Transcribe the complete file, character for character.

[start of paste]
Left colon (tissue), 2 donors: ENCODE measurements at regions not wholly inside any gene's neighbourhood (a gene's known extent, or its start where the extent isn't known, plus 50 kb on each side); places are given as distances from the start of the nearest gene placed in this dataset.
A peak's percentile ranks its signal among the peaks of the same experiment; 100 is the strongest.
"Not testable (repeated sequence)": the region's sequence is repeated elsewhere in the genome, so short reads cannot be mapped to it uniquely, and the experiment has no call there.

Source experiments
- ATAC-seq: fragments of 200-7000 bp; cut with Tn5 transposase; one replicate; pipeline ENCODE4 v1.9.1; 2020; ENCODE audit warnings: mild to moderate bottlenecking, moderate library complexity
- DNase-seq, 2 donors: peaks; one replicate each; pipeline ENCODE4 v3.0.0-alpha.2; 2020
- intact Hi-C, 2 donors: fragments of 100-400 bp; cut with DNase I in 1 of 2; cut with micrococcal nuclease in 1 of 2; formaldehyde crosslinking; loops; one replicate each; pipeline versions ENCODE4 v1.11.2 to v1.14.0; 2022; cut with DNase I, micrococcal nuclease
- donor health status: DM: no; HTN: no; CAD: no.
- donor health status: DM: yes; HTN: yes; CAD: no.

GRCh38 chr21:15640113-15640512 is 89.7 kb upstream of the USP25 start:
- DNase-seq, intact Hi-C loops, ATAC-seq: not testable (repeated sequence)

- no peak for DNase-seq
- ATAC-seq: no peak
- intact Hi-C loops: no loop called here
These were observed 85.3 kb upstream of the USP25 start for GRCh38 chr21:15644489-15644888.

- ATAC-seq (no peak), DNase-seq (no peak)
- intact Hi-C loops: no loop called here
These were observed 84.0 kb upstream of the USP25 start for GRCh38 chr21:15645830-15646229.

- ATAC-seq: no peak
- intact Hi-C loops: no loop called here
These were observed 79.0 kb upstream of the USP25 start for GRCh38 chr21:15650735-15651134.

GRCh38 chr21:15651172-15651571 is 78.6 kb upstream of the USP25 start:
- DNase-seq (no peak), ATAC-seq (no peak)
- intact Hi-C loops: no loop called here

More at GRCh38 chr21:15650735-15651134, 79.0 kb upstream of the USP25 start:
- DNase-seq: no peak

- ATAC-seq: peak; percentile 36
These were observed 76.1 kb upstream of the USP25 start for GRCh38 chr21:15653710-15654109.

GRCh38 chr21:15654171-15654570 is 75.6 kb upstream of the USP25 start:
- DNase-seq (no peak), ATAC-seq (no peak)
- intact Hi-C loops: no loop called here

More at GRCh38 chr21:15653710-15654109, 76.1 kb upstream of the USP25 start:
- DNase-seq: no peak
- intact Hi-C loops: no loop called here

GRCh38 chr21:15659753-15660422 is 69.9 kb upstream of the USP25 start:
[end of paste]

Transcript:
Left colon (tissue), 2 donors: ENCODE measurements at regions not wholly inside any gene's neighbourhood (a gene's known extent, or its start where the extent isn't known, plus 50 kb on each side); places are given as distances from the start of the nearest gene placed in this dataset.
A peak's percentile ranks its signal among the peaks of the same experiment; 100 is the strongest.
"Not testable (repeated sequence)": the region's sequence is repeated elsewhere in the genome, so short reads cannot be mapped to it uniquely, and the experiment has no call there.

Source experiments
- ATAC-seq: fragments of 200-7000 bp; cut with Tn5 transposase; one replicate; pipeline ENCODE4 v1.9.1; 2020; ENCODE audit warnings: mild to moderate bottlenecking, moderate library complexity
- DNase-seq, 2 donors: peaks; one replicate each; pipeline ENCODE4 v3.0.0-alpha.2; 2020
- intact Hi-C, 2 donors: fragments of 100-400 bp; cut with DNase I in 1 of 2; cut with micrococcal nuclease in 1 of 2; formaldehyde crosslinking; loops; one replicate each; pipeline versions ENCODE4 v1.11.2 to v1.14.0; 2022; cut with DNase I, micrococcal nuclease
- donor health status: DM: no; HTN: no; CAD: no.
- donor health status: DM: yes; HTN: yes; CAD: no.

GRCh38 chr21:15640113-15640512 is 89.7 kb upstream of the USP25 start:
- DNase-seq, intact Hi-C loops, ATAC-seq: not testable (repeated sequence)

- no peak for DNase-seq
- ATAC-seq: no peak
- intact Hi-C loops: no loop called here
These were observed 85.3 kb upstream of the USP25 start for GRCh38 chr21:15644489-15644888.

- ATAC-seq (no peak), DNase-seq (no peak)
- intact Hi-C loops: no loop called here
These were observed 84.0 kb upstream of the USP25 start for GRCh38 chr21:15645830-15646229.

- ATAC-seq: no peak
- intact Hi-C loops: no loop called here
These were observed 79.0 kb upstream of the USP25 start for GRCh38 chr21:15650735-15651134.

GRCh38 chr21:15651172-15651571 is 78.6 kb upstream of the USP25 start:
- DNase-seq (no peak), ATAC-seq (no peak)
- intact Hi-C loops: no loop called here

More at GRCh38 chr21:15650735-15651134, 79.0 kb upstream of the USP25 start:
- DNase-seq: no peak

- ATAC-seq: peak; percentile 36
These were observed 76.1 kb upstream of the USP25 start for GRCh38 chr21:15653710-15654109.

GRCh38 chr21:15654171-15654570 is 75.6 kb upstream of the USP25 start:
- DNase-seq (no peak), ATAC-seq (no peak)
- intact Hi-C loops: no loop called here

More at GRCh38 chr21:15653710-15654109, 76.1 kb upstream of the USP25 start:
- DNase-seq: no peak
- intact Hi-C loops: no loop called here

GRCh38 chr21:15659753-15660422 is 69.9 kb upstream of the USP25 start: